On holiday on the islands. Green
mountains encircled by concrete roads.
The sound of water dripping, constantly. Roads burrowed through mountains.
And that absurd tunnel or secret passage which I found in my travel journal yesterday. Leading from page 14 to page 52. A
dark, dank passage full of rusting pipes, smelling of stale petrol and wet
coal. Illuminated occasionally -
grotesquely, neon-like - upon a wall, a phrase like Be careful her heart
is made of tissue paper. Having to get out of that passage. I
mean, I cannot make any useful connections between the two pages, so why does
this passage exist?. A typical trait of mine is found on page 14:
alliteration, one of the few literary devices my body breeds is clearly stencilled
into its fleshy vellum. Yet is curiously absent from page 52 which resembles
nothing so much as an abstract X-ray photograph or punk song circa 1976 full
of old bones and black bile.
I'm still smarting over He has a negative memory, as I come out of the bathroom. On top of this a sign and a poster
both jerk into my head. Cashmachine (all one word) and The Sky is Perfect
When it's Blue (an advert for Moersk
Air). Both from the airport. You would think I have jet lag or
'Who's been using my Ron Thompson?'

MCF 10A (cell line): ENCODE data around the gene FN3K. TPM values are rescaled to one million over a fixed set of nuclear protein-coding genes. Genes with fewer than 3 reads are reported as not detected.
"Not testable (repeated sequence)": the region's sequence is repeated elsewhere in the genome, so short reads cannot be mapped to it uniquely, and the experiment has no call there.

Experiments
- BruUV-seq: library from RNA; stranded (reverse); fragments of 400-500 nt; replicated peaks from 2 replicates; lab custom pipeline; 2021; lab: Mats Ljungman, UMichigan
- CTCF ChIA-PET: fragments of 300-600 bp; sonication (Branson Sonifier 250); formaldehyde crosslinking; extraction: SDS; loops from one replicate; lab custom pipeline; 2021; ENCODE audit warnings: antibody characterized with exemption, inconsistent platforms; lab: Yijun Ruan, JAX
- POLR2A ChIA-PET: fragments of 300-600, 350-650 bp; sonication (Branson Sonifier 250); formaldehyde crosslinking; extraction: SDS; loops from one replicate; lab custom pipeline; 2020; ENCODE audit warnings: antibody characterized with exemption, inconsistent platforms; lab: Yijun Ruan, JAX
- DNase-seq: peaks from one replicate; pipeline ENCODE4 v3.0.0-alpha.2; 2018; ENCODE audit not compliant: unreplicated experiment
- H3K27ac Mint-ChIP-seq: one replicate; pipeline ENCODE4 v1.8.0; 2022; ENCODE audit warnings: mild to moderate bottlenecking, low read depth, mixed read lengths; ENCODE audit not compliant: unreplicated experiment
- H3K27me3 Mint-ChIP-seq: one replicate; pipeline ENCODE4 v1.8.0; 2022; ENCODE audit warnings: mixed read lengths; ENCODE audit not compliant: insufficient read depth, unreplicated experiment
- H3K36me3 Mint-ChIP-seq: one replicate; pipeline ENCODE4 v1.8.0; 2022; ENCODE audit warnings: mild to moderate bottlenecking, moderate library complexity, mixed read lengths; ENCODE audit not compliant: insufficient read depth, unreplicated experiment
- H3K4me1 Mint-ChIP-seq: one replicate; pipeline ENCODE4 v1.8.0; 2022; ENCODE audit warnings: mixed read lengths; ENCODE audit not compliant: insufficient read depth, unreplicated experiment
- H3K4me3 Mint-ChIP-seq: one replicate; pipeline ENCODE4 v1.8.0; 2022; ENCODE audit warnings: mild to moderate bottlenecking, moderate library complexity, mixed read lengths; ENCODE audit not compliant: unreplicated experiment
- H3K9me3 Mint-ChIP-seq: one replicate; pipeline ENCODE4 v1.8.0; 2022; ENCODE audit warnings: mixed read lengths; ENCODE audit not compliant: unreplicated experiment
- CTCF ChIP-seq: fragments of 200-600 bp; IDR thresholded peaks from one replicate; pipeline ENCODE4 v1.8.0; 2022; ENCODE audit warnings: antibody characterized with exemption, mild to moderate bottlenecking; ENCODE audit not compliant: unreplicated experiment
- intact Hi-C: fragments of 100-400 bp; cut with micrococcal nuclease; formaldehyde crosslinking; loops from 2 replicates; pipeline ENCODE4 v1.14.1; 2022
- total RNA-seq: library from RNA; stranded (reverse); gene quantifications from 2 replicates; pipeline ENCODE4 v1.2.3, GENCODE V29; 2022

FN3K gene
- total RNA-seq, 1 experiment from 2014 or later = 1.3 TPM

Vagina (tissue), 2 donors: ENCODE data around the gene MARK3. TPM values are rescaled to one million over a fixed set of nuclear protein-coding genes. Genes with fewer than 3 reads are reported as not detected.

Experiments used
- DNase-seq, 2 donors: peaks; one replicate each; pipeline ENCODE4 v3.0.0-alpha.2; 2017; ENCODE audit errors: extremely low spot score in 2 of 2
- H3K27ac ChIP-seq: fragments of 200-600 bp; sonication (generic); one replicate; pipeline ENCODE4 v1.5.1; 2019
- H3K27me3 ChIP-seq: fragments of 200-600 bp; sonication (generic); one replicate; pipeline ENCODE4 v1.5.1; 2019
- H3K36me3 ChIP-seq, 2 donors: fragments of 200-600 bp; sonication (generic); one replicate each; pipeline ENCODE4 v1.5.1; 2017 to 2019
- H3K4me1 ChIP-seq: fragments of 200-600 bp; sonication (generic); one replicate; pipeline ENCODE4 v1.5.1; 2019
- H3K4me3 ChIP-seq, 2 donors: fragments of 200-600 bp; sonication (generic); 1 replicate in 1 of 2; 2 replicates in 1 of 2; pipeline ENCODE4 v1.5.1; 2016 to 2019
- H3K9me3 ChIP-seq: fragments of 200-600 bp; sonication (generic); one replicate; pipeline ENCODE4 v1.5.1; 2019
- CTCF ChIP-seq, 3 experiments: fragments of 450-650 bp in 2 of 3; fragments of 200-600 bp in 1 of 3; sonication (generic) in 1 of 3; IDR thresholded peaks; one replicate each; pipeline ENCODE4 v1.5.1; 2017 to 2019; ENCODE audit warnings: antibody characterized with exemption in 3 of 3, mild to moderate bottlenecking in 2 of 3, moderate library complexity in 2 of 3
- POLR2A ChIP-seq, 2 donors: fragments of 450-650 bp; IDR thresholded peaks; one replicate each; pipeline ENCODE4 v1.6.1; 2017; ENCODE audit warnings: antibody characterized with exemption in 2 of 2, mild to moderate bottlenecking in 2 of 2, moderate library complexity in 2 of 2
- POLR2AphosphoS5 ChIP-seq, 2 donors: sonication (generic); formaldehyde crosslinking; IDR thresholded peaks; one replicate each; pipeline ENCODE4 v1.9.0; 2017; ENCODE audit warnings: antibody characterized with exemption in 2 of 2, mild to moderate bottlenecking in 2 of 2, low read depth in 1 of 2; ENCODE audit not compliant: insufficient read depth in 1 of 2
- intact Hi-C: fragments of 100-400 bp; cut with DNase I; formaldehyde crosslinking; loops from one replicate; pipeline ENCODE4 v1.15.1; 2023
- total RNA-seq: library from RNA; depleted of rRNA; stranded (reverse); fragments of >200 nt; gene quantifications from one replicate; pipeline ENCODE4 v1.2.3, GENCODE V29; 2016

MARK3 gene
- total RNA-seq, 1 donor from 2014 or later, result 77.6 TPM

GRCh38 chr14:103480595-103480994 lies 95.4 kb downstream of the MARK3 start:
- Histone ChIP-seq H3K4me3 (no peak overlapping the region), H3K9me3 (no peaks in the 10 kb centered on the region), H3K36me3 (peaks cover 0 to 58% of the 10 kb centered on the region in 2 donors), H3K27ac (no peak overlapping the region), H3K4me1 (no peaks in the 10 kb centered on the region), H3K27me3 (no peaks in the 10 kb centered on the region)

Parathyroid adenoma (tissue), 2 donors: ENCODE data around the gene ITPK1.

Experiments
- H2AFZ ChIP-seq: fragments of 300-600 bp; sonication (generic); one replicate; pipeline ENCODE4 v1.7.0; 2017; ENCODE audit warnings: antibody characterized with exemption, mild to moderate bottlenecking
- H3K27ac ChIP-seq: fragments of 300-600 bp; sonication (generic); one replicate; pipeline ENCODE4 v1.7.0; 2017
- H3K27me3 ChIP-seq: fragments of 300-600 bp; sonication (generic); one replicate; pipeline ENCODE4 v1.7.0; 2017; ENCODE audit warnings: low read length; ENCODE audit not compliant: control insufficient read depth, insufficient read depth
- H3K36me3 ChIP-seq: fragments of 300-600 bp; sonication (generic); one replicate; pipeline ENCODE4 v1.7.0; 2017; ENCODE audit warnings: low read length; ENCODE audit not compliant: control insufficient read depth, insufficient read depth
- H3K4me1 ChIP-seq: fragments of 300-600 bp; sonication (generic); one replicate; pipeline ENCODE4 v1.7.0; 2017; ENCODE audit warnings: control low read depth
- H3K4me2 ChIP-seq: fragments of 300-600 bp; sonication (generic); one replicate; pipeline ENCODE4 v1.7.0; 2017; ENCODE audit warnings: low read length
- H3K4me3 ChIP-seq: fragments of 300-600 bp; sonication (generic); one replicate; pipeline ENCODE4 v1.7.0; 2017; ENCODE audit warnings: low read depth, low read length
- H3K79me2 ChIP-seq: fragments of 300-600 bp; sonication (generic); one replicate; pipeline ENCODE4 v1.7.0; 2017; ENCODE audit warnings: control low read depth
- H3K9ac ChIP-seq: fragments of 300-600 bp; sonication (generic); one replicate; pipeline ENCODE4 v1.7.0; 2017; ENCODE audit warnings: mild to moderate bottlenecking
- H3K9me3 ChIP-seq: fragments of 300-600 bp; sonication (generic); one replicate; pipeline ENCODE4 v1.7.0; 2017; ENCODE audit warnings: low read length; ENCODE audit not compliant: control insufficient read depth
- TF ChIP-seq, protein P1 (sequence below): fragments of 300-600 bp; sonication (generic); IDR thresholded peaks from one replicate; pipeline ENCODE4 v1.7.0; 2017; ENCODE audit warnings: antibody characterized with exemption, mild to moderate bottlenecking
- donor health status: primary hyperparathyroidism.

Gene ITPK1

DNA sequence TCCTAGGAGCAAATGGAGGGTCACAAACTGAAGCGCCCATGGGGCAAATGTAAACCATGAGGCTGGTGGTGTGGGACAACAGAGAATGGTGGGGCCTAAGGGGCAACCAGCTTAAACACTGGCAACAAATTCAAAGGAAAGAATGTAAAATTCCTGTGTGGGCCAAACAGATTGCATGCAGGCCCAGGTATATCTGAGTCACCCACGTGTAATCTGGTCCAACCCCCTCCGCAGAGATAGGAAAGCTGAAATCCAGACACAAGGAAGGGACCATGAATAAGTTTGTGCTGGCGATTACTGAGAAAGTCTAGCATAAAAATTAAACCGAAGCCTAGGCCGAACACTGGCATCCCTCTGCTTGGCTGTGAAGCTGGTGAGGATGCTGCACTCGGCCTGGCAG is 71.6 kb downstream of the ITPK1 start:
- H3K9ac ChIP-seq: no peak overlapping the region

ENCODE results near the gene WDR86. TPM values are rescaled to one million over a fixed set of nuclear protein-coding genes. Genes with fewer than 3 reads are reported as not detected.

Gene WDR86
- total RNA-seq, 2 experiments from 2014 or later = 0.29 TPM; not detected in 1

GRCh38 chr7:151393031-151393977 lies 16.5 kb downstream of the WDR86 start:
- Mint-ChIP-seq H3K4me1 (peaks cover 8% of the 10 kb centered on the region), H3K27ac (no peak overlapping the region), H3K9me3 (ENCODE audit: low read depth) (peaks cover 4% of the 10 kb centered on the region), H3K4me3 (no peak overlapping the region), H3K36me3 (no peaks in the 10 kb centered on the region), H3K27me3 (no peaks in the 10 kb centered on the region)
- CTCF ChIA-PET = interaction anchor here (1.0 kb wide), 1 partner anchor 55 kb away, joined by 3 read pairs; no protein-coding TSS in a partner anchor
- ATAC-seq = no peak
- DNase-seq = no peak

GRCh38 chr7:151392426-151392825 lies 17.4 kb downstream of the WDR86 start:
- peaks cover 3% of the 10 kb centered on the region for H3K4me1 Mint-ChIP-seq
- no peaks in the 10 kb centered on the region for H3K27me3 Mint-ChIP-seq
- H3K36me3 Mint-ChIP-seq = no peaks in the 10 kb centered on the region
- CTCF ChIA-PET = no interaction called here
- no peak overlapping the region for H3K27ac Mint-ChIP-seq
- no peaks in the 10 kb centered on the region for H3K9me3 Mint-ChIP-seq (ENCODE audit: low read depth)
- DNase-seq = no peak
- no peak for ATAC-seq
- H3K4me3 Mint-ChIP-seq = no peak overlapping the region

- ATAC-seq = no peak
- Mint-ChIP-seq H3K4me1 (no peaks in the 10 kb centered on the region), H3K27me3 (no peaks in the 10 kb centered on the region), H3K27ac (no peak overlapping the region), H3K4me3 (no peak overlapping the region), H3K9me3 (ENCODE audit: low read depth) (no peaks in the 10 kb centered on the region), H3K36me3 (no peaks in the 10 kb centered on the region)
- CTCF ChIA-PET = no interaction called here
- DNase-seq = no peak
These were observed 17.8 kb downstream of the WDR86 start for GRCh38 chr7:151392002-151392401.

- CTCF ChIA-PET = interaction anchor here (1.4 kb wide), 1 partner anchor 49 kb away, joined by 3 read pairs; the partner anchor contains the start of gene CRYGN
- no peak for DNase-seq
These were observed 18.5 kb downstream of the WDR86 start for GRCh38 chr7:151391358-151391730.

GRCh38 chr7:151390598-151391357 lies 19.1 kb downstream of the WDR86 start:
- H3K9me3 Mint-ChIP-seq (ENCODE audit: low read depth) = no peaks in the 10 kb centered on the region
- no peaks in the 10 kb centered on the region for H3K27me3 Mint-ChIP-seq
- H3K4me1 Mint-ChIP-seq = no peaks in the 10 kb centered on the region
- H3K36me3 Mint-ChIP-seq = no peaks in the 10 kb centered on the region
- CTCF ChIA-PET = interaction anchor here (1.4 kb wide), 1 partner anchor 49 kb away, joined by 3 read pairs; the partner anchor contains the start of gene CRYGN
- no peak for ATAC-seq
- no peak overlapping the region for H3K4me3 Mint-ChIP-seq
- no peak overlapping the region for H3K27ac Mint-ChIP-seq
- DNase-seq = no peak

I ask, unable to dampen the accusatory tone.
Silence. I look down at the
small, round tin in my trembling hands.
Improves buoyancy in tired floating lines and transforms
Carol, the culprit, I knew it, raises an arm, hesitantly, likes she's just
been asked who the King of Prussia is in a history lesson and is not one
hundred per cent sure of the answer. Colin, her spouse, blushes for her.
'But Carol, you don't fish.'
A puzzled look spreads over Carol's features, like a ripple over a mountain
lake when a salmon jumps, glinting into the early morning sun.
And then, in the weak artificial light of the hotel room, I look more closely
at Carol's unusually grey features and a light bulb of greater wattage lights
up in my rickety brain.
Light/And behind the light/ Light.
And I realize.
'Carol, this is for my fishing tackle.'
Are you a muse or a mouse? Make note: Must stop
keeping travel journals.
'Tackle, as in fishing lines,' Torben puts in.
I show her the top of the Ron Thompson lid and read off:
' ... and transforms neutral-densisty lines into floaters or sink
tips. I mean, what did you think it was, a facial treatment? And
these plain-speaking fisherman's words, some new-fangled form of beauty
'Well, actually, actually yes,' she stutters.
I detect a flamingo pink under the claylike grey as Colin quickly bustles her
into the bathroom and briskly turns the key in the lock.
'Boy, do we need to get up to that lake, and how,' Torben says.
Kane Evans 2004